Changes Coming to Medicare Supplements

The National Association of Insurance Commissioners (NAIC) has released their proposed breakdown of Medicare Supplement plans to take effect in 2020, to comply with new regulations on first dollar coverage passed by congress last year. H.R. 2 eliminates first dollar coverage (discussed further below) as part of Medicare Supplement plans beginning in 2020, along with changing the reimbursement rates for Medicare providers.

What is first dollar coverage?

Simply put, first dollar coverage is coverage without any deductibles or coinsurance. The coverage is considered “first dollar” because from the first dollar spent, the coverage pays its share. Medicare Supplement Plan F is an example of first dollar coverage, because the plan pays the Part A and Part B deductibles.

How does this change Medicare Supplement plans?

Starting in 2020, plans C and F will only be available to existing Medicare beneficiaries. New Medicare beneficiaries will have their choice of the remaining plans, with Plan G offering the richest benefits. NAIC has also proposed the introduction of a high deductible Plan G to take the place of high deductible Plan F.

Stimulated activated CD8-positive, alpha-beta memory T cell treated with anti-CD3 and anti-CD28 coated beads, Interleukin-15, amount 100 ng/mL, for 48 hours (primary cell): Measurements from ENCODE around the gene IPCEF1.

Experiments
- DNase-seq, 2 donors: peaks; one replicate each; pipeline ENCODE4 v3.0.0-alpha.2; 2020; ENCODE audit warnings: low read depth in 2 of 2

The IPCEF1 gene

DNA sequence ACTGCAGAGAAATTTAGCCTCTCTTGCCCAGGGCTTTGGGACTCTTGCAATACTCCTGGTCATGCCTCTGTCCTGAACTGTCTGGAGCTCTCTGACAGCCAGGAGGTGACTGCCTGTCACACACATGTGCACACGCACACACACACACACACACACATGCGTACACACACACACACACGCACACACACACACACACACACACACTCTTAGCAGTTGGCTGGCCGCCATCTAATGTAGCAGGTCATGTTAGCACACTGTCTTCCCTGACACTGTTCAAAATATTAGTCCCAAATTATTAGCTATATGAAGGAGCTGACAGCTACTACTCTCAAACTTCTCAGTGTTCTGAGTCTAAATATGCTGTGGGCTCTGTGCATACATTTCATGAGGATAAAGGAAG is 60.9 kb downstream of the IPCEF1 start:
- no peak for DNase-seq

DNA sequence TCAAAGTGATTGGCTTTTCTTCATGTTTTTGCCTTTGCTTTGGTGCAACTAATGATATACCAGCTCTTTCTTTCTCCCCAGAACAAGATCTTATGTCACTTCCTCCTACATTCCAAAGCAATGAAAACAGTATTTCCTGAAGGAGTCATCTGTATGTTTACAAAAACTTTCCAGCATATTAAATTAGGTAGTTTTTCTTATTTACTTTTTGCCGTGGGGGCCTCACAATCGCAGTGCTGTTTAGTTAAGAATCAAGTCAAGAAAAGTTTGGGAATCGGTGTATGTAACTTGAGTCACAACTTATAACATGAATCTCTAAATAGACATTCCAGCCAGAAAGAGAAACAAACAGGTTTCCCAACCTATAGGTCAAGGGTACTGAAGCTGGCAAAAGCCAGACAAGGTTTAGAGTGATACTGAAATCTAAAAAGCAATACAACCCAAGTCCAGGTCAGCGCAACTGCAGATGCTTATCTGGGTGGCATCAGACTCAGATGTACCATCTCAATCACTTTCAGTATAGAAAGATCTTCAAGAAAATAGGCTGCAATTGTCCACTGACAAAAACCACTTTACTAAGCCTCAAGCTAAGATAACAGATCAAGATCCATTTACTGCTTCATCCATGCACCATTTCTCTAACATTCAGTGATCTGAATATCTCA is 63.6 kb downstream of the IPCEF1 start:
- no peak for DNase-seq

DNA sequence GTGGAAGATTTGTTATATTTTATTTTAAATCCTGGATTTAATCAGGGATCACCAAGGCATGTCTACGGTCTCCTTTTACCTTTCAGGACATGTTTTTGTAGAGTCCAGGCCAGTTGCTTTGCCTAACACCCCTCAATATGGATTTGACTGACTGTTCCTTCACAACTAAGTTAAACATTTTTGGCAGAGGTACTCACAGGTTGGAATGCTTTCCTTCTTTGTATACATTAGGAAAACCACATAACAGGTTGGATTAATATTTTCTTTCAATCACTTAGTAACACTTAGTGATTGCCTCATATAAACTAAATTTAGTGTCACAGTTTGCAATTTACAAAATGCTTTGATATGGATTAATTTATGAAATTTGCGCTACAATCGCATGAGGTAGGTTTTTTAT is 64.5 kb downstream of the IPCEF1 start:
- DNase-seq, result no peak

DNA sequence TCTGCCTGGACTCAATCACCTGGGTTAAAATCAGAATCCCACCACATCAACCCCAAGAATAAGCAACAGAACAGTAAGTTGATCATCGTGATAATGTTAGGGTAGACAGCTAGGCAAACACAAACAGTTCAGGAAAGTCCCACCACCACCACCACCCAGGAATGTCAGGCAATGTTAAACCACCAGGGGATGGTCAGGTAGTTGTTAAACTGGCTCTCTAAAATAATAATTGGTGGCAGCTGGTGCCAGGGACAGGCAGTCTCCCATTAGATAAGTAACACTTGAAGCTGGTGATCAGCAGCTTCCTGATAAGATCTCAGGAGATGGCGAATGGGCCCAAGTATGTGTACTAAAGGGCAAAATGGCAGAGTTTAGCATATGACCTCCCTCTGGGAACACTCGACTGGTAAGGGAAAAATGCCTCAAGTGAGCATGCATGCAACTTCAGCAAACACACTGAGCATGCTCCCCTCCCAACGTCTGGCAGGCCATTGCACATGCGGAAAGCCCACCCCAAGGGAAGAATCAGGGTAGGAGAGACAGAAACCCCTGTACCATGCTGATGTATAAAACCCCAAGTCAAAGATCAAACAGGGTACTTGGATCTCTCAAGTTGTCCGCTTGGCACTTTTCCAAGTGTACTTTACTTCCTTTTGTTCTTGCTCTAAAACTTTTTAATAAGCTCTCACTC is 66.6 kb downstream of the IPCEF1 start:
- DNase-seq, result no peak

Why are they making this change?

Many believe that first dollar coverage encourages overuse of services, because beneficiaries have no financial incentive to limit their care to only what’s truly necessary. By passing along a share of cost even to those people who have Medicare Supplement plans, the hope is to lessen the strain on the Medicare program.

While the new plans won’t take effect for several years, this is sure to significantly change the Medicare Supplement landscape for agents and beneficiaries alike.

2017-06-28T10:33:15+00:00